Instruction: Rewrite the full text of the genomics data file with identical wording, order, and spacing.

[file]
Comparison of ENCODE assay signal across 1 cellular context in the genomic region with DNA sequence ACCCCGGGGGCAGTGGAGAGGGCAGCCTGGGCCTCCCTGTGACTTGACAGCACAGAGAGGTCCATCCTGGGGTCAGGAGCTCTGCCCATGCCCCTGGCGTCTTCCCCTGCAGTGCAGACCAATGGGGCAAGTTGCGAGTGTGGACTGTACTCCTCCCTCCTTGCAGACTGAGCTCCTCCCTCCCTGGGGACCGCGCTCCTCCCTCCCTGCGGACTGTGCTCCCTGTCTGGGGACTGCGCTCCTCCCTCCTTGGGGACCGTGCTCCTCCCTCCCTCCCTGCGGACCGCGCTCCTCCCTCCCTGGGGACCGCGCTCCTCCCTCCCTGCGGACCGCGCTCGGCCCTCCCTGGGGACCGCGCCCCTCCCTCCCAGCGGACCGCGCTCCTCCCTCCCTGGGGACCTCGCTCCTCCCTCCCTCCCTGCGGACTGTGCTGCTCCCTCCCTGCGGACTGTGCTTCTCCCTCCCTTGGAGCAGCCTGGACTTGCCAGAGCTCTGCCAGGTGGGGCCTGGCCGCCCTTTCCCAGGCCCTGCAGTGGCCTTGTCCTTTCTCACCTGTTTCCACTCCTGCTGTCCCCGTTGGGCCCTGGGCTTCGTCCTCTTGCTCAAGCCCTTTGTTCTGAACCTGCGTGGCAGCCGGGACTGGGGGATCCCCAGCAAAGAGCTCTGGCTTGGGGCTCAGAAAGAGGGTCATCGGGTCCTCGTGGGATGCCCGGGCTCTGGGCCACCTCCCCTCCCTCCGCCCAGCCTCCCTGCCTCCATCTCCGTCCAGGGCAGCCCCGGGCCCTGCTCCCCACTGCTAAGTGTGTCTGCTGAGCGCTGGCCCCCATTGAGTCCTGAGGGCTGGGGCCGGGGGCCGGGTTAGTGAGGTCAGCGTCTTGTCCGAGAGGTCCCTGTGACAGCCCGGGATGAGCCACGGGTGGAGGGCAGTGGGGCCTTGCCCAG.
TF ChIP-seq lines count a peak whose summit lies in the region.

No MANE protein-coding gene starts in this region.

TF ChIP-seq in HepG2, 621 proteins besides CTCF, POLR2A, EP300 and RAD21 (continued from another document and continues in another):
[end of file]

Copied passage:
Comparison of ENCODE assay signal across 1 cellular context in the genomic region with DNA sequence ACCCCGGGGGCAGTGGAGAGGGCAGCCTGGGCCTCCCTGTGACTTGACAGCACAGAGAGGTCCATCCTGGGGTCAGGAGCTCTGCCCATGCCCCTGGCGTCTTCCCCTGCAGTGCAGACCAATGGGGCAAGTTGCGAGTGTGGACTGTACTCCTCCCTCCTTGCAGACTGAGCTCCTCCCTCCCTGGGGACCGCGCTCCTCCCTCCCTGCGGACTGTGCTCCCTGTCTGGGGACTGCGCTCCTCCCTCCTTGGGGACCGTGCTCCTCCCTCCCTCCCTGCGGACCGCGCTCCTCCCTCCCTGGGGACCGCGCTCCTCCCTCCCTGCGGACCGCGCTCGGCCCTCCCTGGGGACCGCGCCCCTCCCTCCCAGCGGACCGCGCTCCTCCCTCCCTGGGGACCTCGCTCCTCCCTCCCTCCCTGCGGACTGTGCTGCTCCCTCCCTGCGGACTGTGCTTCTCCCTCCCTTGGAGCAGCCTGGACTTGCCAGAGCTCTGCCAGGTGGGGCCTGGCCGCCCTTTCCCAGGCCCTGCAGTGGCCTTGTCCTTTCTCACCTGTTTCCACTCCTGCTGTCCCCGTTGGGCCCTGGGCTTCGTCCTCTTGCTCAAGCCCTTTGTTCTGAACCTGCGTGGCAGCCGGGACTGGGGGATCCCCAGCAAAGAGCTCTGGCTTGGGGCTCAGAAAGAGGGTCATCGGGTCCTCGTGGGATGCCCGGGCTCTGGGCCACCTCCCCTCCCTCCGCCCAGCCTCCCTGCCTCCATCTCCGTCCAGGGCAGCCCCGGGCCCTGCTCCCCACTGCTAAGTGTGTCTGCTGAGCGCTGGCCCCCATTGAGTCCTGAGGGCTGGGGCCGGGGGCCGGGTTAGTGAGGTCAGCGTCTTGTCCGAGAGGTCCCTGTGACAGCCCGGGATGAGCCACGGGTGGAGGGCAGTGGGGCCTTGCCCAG.
TF ChIP-seq lines count a peak whose summit lies in the region.

No MANE protein-coding gene starts in this region.

TF ChIP-seq in HepG2, 621 proteins besides CTCF, POLR2A, EP300 and RAD21 (continued from another document and continues in another):